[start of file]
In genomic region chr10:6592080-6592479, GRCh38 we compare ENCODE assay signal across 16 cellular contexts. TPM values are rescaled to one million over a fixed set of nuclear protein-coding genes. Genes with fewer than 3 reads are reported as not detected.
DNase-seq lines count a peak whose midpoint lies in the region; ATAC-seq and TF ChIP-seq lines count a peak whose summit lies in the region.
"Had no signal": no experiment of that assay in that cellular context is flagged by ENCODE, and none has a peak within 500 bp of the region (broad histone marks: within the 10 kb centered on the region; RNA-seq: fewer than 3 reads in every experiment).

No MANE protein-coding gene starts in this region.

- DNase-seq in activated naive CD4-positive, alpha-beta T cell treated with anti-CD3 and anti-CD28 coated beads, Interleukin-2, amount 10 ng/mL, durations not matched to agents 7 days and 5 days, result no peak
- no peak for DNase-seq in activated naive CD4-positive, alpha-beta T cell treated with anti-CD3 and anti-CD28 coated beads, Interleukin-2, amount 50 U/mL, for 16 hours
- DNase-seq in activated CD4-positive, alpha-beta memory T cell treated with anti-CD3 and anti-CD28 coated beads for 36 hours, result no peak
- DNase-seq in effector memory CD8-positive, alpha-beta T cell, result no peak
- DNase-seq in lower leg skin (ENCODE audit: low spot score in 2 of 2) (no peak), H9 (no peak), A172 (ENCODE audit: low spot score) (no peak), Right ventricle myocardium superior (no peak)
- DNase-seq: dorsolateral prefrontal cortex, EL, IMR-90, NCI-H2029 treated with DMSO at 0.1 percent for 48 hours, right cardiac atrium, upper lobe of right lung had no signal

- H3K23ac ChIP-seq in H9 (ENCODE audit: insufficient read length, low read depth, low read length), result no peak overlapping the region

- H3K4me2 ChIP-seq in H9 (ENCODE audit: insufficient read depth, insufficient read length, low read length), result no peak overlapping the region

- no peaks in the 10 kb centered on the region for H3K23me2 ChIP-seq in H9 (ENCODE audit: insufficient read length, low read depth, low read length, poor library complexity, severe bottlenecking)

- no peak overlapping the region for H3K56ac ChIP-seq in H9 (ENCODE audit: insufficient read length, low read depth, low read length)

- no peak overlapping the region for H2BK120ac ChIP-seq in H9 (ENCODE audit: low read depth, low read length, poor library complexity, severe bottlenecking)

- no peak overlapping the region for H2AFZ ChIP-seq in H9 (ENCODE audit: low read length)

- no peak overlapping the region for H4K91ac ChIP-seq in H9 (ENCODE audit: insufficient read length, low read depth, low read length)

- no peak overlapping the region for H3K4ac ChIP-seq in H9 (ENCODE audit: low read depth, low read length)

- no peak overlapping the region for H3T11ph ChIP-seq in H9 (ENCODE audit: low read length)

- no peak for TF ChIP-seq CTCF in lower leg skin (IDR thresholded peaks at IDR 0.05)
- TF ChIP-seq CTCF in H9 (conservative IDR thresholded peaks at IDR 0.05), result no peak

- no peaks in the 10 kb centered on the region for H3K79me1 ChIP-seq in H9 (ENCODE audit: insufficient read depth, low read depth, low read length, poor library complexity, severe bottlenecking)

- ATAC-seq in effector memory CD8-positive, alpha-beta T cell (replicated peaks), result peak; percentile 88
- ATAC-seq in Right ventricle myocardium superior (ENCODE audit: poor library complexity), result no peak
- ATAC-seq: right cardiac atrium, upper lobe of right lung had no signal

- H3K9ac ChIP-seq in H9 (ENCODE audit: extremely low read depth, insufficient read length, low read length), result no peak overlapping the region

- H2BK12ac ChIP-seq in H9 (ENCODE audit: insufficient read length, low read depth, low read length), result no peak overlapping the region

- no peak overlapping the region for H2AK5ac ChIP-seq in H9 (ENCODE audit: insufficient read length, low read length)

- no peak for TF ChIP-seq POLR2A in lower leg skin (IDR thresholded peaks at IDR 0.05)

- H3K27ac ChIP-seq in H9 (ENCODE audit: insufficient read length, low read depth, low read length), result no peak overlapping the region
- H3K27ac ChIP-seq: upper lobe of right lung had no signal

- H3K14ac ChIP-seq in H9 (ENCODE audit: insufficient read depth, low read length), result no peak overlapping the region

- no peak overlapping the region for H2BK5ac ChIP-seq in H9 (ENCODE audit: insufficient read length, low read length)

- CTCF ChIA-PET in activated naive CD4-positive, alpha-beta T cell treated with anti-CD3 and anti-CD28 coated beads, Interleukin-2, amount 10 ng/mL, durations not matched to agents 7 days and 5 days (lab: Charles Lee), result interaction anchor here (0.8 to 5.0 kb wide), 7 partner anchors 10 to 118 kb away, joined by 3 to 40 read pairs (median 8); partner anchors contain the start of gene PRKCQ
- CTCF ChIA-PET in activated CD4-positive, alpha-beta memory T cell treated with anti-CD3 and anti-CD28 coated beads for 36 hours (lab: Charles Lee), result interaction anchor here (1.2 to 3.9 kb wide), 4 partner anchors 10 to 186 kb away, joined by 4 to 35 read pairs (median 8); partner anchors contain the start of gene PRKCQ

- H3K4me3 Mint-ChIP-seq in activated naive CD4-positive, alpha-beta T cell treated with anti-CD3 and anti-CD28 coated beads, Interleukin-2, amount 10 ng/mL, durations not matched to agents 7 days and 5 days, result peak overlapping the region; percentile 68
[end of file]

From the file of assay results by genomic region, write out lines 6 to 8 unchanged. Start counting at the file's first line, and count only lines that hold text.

- no peak for DNase-seq in activated naive CD4-positive, alpha-beta T cell treated with anti-CD3 and anti-CD28 coated beads, Interleukin-2, amount 50 U/mL, for 16 hours
- DNase-seq in activated CD4-positive, alpha-beta memory T cell treated with anti-CD3 and anti-CD28 coated beads for 36 hours, result no peak
- DNase-seq in effector memory CD8-positive, alpha-beta T cell, result no peak